The Worst Things About Decorating a Rental (and How You Can Fix Them)

When you rent a house or an apartment, you probably like the space overall. But you probably know of a few things that you’d change if it were your name on the mortgage. Most landlords won’t let you undertake major renovations. But you can solve most of the common decor annoyances with a little bit of creativity.

Below, check out the worst things about decorating a rental and learn our genius tips for fixing each of them.

1. The bathroom tile feels outdated

bathroom

Believe it or not, this look was once in style. | iStock.com/Piovesempre

  • Solution: Lean into the retro feel or the bright color scheme.

Even if you love everything else about your house or apartment, you may have a bathroom with pink, blue, green, or other bright tiles. Those tiles were once in style, but now feel a little outdated. Apartment Therapy reports that they’re often difficult to decorate around. But you can address the problem by leaning into the color scheme. Go for white paint and bright white linens to balance out statement-making tile. Or, add a shower curtain and artwork that amplifies the color scheme or vintage theme. Consider black walls and antiques to accompany really old-school tile. And always add some vintage or luxe accents to upgrade the room.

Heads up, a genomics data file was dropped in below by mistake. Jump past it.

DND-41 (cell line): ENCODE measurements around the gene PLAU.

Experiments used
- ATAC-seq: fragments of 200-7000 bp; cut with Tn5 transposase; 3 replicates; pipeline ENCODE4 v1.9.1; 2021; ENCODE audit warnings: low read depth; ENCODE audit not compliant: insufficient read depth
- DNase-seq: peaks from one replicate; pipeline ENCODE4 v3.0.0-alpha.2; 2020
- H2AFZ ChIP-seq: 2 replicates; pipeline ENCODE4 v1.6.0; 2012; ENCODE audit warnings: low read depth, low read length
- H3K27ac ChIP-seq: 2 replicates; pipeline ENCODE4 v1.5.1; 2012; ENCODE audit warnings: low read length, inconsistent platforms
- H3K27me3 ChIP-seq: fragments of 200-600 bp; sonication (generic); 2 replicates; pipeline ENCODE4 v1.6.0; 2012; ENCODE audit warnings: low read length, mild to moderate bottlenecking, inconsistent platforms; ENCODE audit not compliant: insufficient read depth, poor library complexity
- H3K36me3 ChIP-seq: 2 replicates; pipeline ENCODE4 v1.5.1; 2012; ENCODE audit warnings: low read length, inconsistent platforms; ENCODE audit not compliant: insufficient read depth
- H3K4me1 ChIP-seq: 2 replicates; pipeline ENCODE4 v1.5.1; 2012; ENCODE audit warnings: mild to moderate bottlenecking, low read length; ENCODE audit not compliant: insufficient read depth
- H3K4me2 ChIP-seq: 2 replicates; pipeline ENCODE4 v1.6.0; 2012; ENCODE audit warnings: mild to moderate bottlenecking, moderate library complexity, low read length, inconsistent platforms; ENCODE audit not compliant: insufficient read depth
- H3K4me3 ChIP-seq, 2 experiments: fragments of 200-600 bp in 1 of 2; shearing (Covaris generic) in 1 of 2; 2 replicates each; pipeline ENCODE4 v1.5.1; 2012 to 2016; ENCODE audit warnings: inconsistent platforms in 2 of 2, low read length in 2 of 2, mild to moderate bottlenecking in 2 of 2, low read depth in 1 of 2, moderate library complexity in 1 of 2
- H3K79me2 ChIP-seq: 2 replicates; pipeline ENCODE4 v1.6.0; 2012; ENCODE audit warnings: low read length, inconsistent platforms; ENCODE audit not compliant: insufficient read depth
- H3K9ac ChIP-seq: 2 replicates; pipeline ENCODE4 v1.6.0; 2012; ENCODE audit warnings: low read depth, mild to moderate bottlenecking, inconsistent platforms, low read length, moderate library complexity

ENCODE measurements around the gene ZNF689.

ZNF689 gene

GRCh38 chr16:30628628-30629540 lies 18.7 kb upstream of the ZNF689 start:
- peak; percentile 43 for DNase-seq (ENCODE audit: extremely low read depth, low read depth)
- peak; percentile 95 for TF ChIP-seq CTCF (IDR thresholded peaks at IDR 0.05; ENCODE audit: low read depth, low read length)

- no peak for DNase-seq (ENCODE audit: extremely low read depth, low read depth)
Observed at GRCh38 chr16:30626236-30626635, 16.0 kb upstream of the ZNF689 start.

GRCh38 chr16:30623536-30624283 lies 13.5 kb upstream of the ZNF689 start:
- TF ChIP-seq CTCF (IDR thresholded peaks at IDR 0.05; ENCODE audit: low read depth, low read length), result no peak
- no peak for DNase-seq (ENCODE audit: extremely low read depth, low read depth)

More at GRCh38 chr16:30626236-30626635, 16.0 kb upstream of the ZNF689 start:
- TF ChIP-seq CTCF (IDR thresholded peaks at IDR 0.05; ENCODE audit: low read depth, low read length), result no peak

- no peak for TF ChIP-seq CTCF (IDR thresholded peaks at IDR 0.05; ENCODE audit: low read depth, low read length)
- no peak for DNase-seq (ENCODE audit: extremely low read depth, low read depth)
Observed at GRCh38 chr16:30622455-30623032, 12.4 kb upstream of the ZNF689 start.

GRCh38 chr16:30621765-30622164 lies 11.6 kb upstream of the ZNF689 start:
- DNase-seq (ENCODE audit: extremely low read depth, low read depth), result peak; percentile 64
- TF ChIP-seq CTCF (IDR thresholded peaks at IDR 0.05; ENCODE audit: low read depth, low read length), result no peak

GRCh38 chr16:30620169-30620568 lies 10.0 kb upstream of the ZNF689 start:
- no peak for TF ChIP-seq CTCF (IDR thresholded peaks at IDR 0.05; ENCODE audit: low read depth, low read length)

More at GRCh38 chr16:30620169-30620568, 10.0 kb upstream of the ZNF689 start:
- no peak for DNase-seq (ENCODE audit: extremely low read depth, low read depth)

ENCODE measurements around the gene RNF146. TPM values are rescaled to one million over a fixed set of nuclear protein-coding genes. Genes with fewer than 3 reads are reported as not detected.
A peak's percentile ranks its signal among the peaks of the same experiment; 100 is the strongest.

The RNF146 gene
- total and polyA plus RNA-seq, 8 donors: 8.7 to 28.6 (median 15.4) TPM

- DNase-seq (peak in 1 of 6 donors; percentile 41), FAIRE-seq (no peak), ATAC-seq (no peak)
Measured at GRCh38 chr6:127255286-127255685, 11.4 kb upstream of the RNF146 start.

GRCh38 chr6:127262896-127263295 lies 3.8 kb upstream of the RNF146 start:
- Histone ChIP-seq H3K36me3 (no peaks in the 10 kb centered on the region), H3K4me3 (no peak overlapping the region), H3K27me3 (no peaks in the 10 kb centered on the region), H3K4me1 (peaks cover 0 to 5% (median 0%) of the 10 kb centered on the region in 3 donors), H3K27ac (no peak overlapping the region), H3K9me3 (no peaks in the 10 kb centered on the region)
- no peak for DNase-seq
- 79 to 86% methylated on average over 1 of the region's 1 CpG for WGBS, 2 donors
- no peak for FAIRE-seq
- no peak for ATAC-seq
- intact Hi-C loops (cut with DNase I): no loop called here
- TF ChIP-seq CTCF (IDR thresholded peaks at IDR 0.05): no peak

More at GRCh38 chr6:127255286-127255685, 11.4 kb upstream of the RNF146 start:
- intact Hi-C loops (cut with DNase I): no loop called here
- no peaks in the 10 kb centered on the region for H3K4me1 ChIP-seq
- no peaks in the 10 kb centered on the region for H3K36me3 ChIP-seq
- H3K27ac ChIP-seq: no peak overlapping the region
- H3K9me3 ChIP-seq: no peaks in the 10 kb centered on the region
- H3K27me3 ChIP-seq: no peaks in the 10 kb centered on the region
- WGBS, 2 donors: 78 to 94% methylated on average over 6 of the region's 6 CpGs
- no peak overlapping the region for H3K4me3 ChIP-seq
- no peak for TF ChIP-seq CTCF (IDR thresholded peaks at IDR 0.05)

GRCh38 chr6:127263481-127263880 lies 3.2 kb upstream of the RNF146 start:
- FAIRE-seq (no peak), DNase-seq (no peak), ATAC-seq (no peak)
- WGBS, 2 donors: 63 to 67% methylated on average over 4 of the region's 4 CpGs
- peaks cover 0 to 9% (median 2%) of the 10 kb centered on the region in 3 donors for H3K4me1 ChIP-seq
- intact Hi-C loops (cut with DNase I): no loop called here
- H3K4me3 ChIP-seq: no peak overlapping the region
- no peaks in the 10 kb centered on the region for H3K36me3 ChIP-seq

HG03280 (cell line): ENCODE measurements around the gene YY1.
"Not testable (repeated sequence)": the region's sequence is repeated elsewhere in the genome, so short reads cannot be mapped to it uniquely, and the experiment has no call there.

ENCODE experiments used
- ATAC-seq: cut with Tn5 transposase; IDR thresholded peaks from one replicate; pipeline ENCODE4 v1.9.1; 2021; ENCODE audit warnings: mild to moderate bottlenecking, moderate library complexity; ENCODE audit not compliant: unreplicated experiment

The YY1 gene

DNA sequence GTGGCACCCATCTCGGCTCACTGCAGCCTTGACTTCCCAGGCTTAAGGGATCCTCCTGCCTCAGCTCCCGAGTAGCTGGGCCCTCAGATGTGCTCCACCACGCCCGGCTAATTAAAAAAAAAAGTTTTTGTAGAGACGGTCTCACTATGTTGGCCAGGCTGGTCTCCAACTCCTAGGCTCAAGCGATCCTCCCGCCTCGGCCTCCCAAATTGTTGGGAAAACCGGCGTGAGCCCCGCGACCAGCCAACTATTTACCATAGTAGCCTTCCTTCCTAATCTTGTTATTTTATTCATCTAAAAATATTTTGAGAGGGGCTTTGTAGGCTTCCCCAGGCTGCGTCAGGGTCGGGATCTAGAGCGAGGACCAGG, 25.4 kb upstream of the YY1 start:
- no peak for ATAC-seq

2. Or, the tile looks dingy and gross

Even if you like the tile, it’s probably seen better days. | iStock

  • Solution: Clean up the grout.

You probably can’t rip out the bathroom tile in a rental. But Apartment Therapy reports that there’s an easy (and landlord-approved) way to rescue tile that looks dingy and gross. Just stop by your local home improvement store for a grout coating applicator. As Theresa Gonzalez reports for Apartment Therapy, “It looks like a shoe polish applicator — I just tapped the paint over my bathroom floor tile, waited 4 hours, then wiped away the excess and my floors look amazing.”

3. The walls are boring

Living room with gallery wall

White walls can get boring. | Scovad/iStock/Getty Images

  • Solution: Put up some temporary wall paper or hang some statement-making art.

If you’d really prefer some pattern on your walls, but can’t get your landlord to allow you to paint, we have an easier solution. Either put up some statement-making art, or buy some temporary or removable wallpaper. You can easily remove this kind of wallpaper when it comes time to move out. Apartment Therapy notes that plenty of different brands offer this genius product. So you’ll just have to shop around to find a pattern — and a price point — you love. 

4. The light fixtures look cheap

large furnished kitchen in new home

Switch out boring light fixtures with ones you love. | hikesterson/iStock/Getty Images

  • Solution: Switch them out, on your own or with the help of an electrician.

Many rental homes and apartments have cheap lighting fixtures. (After all, your landlord probably had to buy a bunch at the same time. So more expensive lights probably seemed like an unnecessary expense.) But you don’t have to live with ugly lighting. Apartment Therapy recommends switching out cheap lighting fixtures with something you like better. You can either do it yourself or hire an electrician. Just switch them back before you move out. 

5. The kitchen cabinets are ugly

You and your landlord may not have the same taste in cabinets. | iStock

  • Solution: Add better hardware.